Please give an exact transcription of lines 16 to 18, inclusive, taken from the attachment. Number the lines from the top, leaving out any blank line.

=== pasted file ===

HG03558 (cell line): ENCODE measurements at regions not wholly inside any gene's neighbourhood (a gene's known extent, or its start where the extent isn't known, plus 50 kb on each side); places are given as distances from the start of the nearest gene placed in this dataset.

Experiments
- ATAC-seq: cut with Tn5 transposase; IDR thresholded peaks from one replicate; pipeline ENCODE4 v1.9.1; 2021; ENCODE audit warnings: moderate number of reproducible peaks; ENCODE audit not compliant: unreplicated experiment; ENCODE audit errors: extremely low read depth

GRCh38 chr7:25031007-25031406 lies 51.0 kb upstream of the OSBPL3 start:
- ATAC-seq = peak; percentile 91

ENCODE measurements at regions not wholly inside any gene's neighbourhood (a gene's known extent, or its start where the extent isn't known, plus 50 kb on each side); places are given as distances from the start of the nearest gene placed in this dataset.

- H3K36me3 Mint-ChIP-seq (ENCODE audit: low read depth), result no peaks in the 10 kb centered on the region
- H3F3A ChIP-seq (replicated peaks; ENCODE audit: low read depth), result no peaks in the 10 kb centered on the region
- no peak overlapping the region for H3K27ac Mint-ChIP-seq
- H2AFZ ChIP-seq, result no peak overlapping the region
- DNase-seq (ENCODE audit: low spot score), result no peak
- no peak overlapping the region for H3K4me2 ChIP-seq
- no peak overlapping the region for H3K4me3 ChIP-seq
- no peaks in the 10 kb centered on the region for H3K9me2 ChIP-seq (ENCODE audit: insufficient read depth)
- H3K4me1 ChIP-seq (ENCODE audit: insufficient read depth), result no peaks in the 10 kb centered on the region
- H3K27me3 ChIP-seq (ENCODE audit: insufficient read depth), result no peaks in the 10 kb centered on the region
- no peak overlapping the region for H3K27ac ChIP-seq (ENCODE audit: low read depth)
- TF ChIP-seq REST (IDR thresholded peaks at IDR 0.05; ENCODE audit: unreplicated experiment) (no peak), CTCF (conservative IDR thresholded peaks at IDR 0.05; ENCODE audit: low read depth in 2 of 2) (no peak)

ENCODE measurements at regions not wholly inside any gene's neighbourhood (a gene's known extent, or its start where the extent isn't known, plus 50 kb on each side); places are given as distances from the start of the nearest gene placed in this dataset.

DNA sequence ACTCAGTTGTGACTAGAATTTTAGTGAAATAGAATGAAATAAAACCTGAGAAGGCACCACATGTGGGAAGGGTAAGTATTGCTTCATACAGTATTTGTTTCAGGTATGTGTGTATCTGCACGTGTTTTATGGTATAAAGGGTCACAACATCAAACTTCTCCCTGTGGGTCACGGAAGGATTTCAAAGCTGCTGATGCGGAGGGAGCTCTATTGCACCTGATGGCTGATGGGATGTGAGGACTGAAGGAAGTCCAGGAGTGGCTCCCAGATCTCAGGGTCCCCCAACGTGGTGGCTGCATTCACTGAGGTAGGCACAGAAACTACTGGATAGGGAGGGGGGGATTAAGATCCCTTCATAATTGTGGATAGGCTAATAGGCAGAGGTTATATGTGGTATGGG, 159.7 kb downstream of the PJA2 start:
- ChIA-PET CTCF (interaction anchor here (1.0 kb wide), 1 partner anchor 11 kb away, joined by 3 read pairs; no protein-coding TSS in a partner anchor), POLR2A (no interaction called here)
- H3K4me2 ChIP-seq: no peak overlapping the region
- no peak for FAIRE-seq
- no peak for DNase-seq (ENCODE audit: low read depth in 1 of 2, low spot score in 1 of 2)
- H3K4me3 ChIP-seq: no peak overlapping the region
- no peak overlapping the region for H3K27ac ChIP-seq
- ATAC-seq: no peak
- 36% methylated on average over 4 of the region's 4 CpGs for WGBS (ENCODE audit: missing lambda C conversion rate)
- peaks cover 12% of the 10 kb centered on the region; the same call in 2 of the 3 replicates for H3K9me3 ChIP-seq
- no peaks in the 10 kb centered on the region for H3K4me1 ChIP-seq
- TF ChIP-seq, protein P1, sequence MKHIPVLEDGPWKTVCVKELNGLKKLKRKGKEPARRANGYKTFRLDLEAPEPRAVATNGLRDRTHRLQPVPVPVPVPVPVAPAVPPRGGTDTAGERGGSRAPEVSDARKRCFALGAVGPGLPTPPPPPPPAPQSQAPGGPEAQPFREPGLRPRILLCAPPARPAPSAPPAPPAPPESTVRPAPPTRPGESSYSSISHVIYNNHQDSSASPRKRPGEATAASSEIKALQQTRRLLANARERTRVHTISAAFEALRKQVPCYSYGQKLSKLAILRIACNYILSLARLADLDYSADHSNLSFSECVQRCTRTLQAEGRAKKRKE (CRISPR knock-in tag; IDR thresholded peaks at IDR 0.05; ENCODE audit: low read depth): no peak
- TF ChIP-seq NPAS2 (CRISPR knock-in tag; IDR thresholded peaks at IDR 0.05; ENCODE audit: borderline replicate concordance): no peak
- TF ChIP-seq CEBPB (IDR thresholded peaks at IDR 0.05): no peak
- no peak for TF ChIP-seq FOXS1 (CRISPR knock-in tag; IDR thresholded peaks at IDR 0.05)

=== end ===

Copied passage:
- H3K27me3 ChIP-seq (ENCODE audit: insufficient read depth), result no peaks in the 10 kb centered on the region
- no peak overlapping the region for H3K27ac ChIP-seq (ENCODE audit: low read depth)
- TF ChIP-seq REST (IDR thresholded peaks at IDR 0.05; ENCODE audit: unreplicated experiment) (no peak), CTCF (conservative IDR thresholded peaks at IDR 0.05; ENCODE audit: low read depth in 2 of 2) (no peak)